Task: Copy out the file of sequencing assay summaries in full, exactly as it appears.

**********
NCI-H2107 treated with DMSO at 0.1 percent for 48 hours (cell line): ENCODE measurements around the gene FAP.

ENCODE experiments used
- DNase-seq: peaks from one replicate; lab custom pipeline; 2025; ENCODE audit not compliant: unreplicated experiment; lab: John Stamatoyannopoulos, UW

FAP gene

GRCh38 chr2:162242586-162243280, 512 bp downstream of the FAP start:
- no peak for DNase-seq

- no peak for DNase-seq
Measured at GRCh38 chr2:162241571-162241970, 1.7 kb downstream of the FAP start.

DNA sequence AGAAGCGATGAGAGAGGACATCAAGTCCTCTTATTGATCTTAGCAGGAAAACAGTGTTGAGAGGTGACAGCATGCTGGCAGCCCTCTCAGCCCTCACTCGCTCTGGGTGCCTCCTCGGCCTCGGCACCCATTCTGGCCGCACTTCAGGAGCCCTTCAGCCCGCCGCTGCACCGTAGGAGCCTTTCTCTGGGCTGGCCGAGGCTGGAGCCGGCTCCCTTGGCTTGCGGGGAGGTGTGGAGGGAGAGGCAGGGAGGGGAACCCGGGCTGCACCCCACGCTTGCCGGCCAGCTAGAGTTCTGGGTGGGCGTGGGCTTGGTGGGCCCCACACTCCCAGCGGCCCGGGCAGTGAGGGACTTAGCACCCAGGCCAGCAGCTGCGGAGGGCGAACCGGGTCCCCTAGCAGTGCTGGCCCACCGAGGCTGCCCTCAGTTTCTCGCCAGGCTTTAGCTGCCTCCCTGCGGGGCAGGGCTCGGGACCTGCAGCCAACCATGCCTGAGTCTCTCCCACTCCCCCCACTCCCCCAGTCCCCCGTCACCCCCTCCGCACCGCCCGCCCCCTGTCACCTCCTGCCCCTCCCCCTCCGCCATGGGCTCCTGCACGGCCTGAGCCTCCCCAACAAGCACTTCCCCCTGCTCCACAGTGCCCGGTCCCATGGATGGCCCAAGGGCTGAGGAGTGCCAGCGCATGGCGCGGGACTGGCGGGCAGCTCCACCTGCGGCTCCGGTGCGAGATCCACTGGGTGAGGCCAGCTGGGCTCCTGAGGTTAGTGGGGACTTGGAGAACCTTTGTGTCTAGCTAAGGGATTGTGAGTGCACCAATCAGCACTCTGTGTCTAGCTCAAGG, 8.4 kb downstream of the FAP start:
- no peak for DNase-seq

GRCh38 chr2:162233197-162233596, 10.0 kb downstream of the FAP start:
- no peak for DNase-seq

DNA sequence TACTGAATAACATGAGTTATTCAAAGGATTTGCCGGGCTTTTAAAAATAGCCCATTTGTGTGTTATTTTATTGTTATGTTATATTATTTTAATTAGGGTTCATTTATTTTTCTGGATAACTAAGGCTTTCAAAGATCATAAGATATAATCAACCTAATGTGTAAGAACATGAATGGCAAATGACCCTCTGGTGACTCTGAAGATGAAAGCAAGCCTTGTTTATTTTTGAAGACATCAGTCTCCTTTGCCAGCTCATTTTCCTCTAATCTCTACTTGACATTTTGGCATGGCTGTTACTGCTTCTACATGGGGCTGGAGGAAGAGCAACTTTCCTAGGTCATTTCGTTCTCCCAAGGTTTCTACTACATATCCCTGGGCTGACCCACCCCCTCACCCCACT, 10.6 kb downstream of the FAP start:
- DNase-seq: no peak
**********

NCI-H2107 treated with DMSO at 0.1 percent for 48 hours (cell line): ENCODE measurements around the gene FAP.

ENCODE experiments used
- DNase-seq: peaks from one replicate; lab custom pipeline; 2025; ENCODE audit not compliant: unreplicated experiment; lab: John Stamatoyannopoulos, UW

FAP gene

GRCh38 chr2:162242586-162243280, 512 bp downstream of the FAP start:
- no peak for DNase-seq

- no peak for DNase-seq
Measured at GRCh38 chr2:162241571-162241970, 1.7 kb downstream of the FAP start.

DNA sequence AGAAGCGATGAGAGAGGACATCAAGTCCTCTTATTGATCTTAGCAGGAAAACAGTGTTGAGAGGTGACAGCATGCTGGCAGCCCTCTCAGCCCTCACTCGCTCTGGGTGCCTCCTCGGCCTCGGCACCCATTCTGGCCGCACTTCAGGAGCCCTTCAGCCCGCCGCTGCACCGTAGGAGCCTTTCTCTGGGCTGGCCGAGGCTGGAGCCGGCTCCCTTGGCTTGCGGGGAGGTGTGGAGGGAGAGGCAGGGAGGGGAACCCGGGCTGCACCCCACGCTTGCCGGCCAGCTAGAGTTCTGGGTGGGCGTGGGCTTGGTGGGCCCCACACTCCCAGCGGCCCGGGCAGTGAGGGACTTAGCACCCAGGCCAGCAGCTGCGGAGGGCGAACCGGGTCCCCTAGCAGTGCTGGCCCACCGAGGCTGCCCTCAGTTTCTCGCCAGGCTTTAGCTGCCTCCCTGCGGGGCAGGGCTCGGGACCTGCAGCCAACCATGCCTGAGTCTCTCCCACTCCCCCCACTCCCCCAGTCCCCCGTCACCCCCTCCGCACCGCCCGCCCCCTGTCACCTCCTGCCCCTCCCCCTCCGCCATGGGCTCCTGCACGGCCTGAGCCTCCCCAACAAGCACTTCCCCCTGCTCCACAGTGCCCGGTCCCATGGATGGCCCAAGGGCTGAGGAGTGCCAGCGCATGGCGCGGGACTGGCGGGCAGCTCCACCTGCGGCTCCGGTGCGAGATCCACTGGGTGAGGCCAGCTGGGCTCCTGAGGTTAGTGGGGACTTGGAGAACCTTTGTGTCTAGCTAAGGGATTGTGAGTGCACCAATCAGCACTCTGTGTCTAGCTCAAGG, 8.4 kb downstream of the FAP start:
- no peak for DNase-seq

GRCh38 chr2:162233197-162233596, 10.0 kb downstream of the FAP start:
- no peak for DNase-seq

DNA sequence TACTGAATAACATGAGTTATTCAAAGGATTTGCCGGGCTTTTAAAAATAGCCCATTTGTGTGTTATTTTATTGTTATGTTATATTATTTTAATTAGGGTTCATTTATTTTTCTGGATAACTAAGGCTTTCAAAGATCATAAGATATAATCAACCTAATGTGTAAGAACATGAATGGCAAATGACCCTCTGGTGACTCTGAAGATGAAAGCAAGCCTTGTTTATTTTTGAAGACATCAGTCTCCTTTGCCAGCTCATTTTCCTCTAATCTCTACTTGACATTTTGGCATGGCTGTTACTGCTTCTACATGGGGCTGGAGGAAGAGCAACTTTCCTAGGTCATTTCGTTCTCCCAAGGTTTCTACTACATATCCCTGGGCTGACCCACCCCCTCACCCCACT, 10.6 kb downstream of the FAP start:
- DNase-seq: no peak